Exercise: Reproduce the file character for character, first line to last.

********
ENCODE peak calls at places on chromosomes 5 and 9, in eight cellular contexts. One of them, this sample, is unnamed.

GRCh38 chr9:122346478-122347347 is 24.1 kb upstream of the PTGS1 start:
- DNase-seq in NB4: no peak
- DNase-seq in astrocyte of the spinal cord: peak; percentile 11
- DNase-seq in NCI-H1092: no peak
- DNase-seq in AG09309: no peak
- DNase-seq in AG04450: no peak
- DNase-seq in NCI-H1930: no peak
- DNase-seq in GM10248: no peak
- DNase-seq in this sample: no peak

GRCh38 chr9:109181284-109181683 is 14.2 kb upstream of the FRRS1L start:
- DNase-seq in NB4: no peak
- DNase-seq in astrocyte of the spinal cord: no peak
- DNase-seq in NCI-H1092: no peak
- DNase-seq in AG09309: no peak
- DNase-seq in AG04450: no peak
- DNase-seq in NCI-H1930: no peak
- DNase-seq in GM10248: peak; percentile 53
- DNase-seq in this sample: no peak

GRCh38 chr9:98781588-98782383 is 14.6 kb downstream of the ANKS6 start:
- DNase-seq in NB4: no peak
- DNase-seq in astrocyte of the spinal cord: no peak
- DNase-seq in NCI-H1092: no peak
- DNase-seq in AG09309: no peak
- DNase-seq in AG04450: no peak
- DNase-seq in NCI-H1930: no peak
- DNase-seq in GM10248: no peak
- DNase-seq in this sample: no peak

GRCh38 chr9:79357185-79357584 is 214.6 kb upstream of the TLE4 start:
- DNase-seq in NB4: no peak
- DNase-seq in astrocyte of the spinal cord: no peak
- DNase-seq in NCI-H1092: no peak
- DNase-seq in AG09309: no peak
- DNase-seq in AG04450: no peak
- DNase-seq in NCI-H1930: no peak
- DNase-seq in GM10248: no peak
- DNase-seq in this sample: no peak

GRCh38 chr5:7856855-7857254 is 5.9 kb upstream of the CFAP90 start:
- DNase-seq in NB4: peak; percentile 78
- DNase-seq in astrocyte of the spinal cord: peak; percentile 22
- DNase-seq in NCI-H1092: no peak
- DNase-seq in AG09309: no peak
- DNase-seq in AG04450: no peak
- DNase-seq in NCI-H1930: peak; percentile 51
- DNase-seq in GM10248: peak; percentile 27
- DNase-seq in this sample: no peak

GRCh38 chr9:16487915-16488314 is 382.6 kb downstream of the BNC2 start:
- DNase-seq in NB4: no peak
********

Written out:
ENCODE peak calls at places on chromosomes 5 and 9, in eight cellular contexts. One of them, this sample, is unnamed.

GRCh38 chr9:122346478-122347347 is 24.1 kb upstream of the PTGS1 start:
- DNase-seq in NB4: no peak
- DNase-seq in astrocyte of the spinal cord: peak; percentile 11
- DNase-seq in NCI-H1092: no peak
- DNase-seq in AG09309: no peak
- DNase-seq in AG04450: no peak
- DNase-seq in NCI-H1930: no peak
- DNase-seq in GM10248: no peak
- DNase-seq in this sample: no peak

GRCh38 chr9:109181284-109181683 is 14.2 kb upstream of the FRRS1L start:
- DNase-seq in NB4: no peak
- DNase-seq in astrocyte of the spinal cord: no peak
- DNase-seq in NCI-H1092: no peak
- DNase-seq in AG09309: no peak
- DNase-seq in AG04450: no peak
- DNase-seq in NCI-H1930: no peak
- DNase-seq in GM10248: peak; percentile 53
- DNase-seq in this sample: no peak

GRCh38 chr9:98781588-98782383 is 14.6 kb downstream of the ANKS6 start:
- DNase-seq in NB4: no peak
- DNase-seq in astrocyte of the spinal cord: no peak
- DNase-seq in NCI-H1092: no peak
- DNase-seq in AG09309: no peak
- DNase-seq in AG04450: no peak
- DNase-seq in NCI-H1930: no peak
- DNase-seq in GM10248: no peak
- DNase-seq in this sample: no peak

GRCh38 chr9:79357185-79357584 is 214.6 kb upstream of the TLE4 start:
- DNase-seq in NB4: no peak
- DNase-seq in astrocyte of the spinal cord: no peak
- DNase-seq in NCI-H1092: no peak
- DNase-seq in AG09309: no peak
- DNase-seq in AG04450: no peak
- DNase-seq in NCI-H1930: no peak
- DNase-seq in GM10248: no peak
- DNase-seq in this sample: no peak

GRCh38 chr5:7856855-7857254 is 5.9 kb upstream of the CFAP90 start:
- DNase-seq in NB4: peak; percentile 78
- DNase-seq in astrocyte of the spinal cord: peak; percentile 22
- DNase-seq in NCI-H1092: no peak
- DNase-seq in AG09309: no peak
- DNase-seq in AG04450: no peak
- DNase-seq in NCI-H1930: peak; percentile 51
- DNase-seq in GM10248: peak; percentile 27
- DNase-seq in this sample: no peak

GRCh38 chr9:16487915-16488314 is 382.6 kb downstream of the BNC2 start:
- DNase-seq in NB4: no peak